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REFORMING KTDA

New tea regulations not good for farmers, MP Mugambi says

Government wants to protect farmers by introducing better corporate governance.

In Summary

•Mugambi says government can never be the best manager of any enterprise.

•He says KTDA has served Kenyans for about 50 years and made tremendous progress.

Othaya MP Gichuki Mugambi
MY POINT: Othaya MP Gichuki Mugambi
Image: EUTYCAS MUCHIRI

The new tea regulations should not be hurriedly implemented but should be subjected to public participation to ensure all those affected are given a chance to be heard, an MP has said.

Othaya MP Gichuki Mugambi on Sunday said he preferred public participation where farmers would be educated on the provisions.

The regulations were tabled by Agriculture Cabinet Secretary Peter Munya in April proposing regulatory measures to cushion small scale tea farmers from exploitation by brokers.

 

But Mugambi said the regulations were not good for tea farmers as government could never be the best manager of any enterprise.

The government through the regulations wants to protect farmers incomes and introduce better corporate governance.

It is also keen on overhauling of the leadership structure of KTDA, subsidiaries, and factories.

Mugambi said KTDA had served Kenyans for about 50 years and made tremendous progress. He cautioned people against rushing to make decisions about the agency.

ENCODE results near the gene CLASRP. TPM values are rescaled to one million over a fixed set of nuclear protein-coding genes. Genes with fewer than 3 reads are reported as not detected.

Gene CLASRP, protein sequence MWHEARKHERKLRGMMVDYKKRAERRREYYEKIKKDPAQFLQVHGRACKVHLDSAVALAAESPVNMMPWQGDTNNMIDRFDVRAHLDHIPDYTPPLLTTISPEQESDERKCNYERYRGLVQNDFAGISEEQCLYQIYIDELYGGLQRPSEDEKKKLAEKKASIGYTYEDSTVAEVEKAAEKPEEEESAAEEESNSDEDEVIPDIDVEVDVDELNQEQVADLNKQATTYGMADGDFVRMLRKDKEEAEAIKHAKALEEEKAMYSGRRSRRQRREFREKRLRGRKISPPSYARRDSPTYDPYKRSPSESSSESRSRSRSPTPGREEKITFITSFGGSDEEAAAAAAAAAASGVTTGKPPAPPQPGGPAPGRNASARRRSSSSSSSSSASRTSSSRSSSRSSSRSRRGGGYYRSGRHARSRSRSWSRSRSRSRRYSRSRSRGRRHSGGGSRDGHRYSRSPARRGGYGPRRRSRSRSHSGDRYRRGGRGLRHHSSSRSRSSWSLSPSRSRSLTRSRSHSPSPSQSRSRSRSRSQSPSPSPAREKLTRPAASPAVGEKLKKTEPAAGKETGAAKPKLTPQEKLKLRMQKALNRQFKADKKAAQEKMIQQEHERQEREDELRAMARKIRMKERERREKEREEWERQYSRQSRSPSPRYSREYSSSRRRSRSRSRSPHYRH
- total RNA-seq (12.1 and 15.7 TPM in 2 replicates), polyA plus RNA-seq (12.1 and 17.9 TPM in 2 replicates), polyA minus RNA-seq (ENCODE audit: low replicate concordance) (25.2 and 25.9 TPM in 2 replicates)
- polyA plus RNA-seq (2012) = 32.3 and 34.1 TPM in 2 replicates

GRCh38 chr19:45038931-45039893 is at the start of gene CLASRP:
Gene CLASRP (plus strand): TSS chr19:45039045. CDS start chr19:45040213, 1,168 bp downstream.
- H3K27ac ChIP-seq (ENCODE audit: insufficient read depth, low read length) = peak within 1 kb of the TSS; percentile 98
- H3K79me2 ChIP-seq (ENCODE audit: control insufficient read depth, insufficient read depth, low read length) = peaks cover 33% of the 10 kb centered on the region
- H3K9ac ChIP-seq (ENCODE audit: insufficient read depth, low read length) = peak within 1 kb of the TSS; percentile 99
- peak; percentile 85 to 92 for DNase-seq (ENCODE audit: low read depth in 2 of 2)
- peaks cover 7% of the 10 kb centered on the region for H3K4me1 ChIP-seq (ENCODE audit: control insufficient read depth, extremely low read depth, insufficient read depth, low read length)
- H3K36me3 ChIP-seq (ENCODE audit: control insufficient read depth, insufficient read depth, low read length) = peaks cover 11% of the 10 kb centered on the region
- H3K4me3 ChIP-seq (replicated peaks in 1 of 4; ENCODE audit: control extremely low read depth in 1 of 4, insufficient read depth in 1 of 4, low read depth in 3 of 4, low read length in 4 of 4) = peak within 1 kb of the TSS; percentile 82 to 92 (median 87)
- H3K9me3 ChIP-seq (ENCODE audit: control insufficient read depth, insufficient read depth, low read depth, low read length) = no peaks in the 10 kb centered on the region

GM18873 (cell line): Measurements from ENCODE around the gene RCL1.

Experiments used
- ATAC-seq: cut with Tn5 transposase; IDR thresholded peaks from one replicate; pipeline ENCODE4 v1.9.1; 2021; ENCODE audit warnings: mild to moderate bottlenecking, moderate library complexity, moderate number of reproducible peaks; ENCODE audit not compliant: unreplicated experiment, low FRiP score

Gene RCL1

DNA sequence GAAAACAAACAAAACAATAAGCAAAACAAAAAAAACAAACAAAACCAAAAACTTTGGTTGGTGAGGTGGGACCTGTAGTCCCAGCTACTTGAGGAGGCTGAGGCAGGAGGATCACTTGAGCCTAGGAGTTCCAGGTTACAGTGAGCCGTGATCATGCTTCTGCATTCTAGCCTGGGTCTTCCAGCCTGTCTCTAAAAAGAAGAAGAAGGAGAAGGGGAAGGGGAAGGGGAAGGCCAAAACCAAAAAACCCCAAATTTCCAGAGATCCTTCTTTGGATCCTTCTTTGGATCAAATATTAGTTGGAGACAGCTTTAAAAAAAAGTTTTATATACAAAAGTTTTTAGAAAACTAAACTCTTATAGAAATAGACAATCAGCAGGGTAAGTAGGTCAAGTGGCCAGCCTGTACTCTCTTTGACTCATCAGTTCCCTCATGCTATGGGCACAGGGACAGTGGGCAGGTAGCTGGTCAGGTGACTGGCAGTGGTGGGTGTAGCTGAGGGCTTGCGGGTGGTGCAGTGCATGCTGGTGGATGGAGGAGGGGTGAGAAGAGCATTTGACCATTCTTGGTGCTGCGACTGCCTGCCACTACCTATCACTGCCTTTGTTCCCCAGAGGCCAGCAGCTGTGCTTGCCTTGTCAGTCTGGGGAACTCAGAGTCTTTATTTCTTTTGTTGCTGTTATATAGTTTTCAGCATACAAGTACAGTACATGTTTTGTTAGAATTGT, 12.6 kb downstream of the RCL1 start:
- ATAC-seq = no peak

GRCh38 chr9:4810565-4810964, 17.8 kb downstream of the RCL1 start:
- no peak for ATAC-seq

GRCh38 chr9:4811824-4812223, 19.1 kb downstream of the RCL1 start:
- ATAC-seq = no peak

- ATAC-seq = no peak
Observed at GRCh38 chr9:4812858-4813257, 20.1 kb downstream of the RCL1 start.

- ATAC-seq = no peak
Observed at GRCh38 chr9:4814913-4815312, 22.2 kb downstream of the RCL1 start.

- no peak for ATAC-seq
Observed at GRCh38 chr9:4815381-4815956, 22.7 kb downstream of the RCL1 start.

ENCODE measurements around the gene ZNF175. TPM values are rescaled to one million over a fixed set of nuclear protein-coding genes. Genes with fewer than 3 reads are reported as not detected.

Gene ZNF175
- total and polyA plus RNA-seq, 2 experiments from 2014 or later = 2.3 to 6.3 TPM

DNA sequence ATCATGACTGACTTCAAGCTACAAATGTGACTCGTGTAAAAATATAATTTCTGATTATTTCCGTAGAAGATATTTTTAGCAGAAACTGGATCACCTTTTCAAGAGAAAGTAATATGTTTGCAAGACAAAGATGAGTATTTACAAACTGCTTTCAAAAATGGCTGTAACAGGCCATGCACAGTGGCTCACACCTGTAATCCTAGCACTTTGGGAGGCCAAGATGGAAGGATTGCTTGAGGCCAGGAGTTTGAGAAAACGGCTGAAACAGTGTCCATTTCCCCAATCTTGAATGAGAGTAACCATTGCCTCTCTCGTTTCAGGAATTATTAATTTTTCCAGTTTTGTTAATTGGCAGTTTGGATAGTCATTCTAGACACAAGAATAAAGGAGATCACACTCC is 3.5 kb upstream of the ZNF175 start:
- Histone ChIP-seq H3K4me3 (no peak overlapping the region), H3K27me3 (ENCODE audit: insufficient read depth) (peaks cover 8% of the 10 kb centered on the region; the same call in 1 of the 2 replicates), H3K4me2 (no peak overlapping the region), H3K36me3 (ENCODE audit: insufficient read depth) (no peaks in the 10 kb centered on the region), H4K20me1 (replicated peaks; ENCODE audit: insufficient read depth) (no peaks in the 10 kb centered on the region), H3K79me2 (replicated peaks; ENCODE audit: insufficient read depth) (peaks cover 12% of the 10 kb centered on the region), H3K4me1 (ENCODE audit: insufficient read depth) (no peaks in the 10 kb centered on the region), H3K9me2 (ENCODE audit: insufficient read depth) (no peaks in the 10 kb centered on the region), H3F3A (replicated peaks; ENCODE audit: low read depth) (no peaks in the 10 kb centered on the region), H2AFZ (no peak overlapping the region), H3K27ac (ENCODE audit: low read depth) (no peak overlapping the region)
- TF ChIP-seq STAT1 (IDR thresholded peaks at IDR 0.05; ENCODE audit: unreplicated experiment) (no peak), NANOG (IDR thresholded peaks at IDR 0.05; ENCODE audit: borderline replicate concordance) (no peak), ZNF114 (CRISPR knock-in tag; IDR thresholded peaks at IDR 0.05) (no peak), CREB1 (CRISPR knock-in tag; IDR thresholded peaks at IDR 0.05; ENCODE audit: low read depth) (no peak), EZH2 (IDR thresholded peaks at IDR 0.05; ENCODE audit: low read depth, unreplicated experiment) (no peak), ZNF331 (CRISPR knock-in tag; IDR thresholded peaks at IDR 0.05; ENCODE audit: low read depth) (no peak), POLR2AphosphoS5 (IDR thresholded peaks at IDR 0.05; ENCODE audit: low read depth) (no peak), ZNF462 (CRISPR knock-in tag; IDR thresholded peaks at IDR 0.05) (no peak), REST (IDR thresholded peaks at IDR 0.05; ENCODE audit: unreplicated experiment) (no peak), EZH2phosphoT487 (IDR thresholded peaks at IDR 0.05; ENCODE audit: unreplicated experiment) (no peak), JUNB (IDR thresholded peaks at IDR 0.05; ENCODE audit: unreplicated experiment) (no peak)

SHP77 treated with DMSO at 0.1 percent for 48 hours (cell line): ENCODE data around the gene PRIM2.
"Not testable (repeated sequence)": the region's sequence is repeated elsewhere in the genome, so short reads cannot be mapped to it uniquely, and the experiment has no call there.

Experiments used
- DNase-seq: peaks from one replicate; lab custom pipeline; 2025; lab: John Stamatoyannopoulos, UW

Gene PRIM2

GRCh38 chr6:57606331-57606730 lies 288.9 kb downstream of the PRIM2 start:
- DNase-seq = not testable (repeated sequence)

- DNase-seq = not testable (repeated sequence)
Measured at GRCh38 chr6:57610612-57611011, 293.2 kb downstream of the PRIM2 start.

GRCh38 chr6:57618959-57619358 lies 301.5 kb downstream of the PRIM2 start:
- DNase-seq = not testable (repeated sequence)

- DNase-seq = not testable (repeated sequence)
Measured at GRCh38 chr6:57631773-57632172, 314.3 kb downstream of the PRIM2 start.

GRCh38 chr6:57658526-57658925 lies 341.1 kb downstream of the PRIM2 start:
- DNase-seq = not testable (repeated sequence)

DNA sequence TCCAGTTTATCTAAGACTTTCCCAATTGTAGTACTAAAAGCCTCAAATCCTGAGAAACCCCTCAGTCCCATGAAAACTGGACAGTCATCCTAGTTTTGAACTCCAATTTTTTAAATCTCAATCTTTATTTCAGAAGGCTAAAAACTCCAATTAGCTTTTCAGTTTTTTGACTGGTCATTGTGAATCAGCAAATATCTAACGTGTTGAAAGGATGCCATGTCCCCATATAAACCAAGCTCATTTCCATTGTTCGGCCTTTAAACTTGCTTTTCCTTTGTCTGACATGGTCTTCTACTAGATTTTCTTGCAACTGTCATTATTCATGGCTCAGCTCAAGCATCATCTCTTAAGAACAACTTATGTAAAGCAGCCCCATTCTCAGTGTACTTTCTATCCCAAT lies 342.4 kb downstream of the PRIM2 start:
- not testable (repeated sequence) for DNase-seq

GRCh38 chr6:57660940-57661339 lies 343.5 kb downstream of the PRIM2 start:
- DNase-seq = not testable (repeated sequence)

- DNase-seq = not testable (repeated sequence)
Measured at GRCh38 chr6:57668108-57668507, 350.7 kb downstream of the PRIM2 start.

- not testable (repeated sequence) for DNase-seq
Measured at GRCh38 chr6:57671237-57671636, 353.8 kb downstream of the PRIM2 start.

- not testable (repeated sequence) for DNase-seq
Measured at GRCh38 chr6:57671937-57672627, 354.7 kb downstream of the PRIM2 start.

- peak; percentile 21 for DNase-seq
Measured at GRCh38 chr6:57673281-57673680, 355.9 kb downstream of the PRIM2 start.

“We know a lot of crops like pyrethrum, cotton and the sugar industry where there were a lot of government involvement have all died,” he said.

The MP said if farmers got good advice they would still manage KTDA privately.

He said Parliament had passed a Bill to operationalise the  Tea Board of Kenya, which he said was good enough.

 
 
 

The TBK’s function  is to regulate and promote the tea industry and to facilitate research into all aspects of tea growing, manufacture and pest and disease control.

The legislator cautioned against making regulations for the auction in Mombasa, saying it is an international facility and if people were not careful it could relocate leaving farmers with no option but to hawk tea.

Under the regulations, tea produced locally for export should be sold through the auction and not sold by a private entity.  

The country went into a phase of privatisation so that the government could be removed from running enterprises, the lawmaker added.

He said farmers should take advantage of running enterprises privately if they have that chance and should only replace those who have not done their jobs well.

Mugambi said when there is bigger government involvement in an enterprise, the riskier it becomes, giving the example of Kenya Airways which is currently facing myriads of challenges.

“So, as farmers we need to understand that these enterprises are well run and one or two problems like where their money has been put in a bank and the bank has gone under, that should be treated as an isolated case,” he said.

The draft regulations await public participation before gazettement. 

 Edited by Henry Makori